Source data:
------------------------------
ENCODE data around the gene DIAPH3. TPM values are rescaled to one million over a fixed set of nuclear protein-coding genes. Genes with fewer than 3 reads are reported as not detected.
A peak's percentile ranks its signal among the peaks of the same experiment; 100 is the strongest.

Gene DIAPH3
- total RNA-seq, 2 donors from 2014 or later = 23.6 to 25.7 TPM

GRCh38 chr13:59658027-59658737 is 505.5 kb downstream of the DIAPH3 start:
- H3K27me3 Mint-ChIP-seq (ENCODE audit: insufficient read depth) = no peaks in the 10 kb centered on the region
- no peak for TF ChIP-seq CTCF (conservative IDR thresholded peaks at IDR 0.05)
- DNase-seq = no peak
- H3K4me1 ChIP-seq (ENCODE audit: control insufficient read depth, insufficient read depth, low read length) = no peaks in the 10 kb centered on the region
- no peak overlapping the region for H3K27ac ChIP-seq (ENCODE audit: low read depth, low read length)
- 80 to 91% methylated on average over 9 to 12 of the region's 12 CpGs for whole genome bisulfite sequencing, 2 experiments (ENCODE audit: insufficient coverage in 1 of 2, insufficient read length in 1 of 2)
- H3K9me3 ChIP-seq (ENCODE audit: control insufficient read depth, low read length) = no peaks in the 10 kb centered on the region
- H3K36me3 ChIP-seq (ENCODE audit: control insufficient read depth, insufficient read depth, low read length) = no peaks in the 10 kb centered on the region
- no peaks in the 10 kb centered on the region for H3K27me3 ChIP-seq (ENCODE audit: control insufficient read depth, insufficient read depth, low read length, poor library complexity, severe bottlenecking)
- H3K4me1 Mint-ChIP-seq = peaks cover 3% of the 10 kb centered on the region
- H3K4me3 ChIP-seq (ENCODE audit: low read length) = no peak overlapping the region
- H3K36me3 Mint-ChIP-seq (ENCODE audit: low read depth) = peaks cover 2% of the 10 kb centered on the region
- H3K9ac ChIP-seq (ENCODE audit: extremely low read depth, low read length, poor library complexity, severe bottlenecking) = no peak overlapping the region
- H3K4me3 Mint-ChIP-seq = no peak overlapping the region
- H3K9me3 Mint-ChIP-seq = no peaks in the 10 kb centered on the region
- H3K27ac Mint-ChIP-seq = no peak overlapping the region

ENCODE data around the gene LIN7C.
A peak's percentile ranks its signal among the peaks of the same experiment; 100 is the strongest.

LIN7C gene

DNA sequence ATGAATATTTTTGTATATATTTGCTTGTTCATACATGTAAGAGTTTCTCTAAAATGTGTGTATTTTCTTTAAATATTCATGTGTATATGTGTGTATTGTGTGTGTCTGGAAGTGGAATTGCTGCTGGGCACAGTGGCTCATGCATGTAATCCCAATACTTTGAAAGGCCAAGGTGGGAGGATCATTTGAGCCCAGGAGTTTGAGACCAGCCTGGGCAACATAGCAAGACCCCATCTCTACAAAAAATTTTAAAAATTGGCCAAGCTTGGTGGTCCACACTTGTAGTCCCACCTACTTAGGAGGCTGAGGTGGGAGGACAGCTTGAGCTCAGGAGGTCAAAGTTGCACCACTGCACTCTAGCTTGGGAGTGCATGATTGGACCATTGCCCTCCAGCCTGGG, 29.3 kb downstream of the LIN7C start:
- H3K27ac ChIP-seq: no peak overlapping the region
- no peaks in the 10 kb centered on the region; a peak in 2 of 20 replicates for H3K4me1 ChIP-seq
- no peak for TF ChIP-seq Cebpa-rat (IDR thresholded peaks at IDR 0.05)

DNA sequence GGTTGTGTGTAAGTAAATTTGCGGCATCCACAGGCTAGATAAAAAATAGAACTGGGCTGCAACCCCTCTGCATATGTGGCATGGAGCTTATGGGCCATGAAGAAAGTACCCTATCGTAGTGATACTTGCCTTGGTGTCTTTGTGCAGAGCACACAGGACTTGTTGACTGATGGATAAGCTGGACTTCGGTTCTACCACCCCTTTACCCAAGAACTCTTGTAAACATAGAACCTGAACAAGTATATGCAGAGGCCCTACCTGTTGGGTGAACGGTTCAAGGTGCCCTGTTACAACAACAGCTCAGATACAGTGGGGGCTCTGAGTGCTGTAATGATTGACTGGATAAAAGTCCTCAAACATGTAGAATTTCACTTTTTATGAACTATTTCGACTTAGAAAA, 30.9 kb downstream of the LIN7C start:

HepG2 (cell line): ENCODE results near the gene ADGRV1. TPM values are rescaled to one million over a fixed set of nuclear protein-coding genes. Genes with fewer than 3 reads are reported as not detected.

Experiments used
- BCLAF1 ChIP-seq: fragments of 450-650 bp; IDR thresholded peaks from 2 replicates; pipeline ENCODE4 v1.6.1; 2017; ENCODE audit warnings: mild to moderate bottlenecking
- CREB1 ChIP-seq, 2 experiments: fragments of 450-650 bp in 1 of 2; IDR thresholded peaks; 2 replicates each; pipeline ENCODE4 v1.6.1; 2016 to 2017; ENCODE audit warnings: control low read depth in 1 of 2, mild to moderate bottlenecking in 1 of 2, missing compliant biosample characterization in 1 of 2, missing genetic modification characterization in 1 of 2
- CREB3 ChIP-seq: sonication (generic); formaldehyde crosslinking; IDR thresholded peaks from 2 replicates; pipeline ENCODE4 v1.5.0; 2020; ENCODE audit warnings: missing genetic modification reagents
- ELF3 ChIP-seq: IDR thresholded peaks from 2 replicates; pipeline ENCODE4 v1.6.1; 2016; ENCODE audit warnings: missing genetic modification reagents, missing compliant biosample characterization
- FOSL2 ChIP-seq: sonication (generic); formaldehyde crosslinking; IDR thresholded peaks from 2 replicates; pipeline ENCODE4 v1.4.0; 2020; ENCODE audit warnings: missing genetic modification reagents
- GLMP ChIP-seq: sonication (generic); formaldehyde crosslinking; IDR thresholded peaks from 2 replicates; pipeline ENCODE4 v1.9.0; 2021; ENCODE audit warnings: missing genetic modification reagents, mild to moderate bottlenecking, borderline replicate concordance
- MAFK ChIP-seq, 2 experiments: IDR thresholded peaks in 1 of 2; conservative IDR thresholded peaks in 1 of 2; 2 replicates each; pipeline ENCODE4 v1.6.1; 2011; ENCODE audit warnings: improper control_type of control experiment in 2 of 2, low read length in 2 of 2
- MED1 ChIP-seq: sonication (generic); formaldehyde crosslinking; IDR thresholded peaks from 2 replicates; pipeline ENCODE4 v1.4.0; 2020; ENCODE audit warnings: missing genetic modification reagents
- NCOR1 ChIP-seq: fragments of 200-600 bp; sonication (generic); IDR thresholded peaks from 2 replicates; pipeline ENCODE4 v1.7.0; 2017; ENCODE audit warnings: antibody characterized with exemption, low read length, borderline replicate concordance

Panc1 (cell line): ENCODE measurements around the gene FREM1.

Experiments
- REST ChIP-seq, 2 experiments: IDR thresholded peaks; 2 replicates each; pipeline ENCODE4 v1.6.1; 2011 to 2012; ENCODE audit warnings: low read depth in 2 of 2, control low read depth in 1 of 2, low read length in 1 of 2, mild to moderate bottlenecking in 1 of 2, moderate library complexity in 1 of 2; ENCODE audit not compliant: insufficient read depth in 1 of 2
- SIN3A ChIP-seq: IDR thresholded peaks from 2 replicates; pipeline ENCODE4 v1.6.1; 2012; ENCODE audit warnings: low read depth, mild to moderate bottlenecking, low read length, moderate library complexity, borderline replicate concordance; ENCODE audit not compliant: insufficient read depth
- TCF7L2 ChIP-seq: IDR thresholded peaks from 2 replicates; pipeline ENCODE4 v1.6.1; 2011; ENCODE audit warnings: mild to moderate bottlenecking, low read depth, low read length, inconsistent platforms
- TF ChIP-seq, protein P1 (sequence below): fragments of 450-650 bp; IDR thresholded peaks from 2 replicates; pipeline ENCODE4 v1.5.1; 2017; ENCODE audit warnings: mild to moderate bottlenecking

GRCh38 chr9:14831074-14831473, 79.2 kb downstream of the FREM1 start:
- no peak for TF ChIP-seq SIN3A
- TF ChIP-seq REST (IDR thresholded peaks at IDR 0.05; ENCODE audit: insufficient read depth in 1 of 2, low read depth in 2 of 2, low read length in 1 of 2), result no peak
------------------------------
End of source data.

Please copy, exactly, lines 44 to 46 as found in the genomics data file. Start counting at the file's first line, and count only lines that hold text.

- SIN3A ChIP-seq: IDR thresholded peaks from 2 replicates; pipeline ENCODE4 v1.6.1; 2012; ENCODE audit warnings: low read depth, mild to moderate bottlenecking, low read length, moderate library complexity, borderline replicate concordance; ENCODE audit not compliant: insufficient read depth
- TCF7L2 ChIP-seq: IDR thresholded peaks from 2 replicates; pipeline ENCODE4 v1.6.1; 2011; ENCODE audit warnings: mild to moderate bottlenecking, low read depth, low read length, inconsistent platforms
- TF ChIP-seq, protein P1 (sequence below): fragments of 450-650 bp; IDR thresholded peaks from 2 replicates; pipeline ENCODE4 v1.5.1; 2017; ENCODE audit warnings: mild to moderate bottlenecking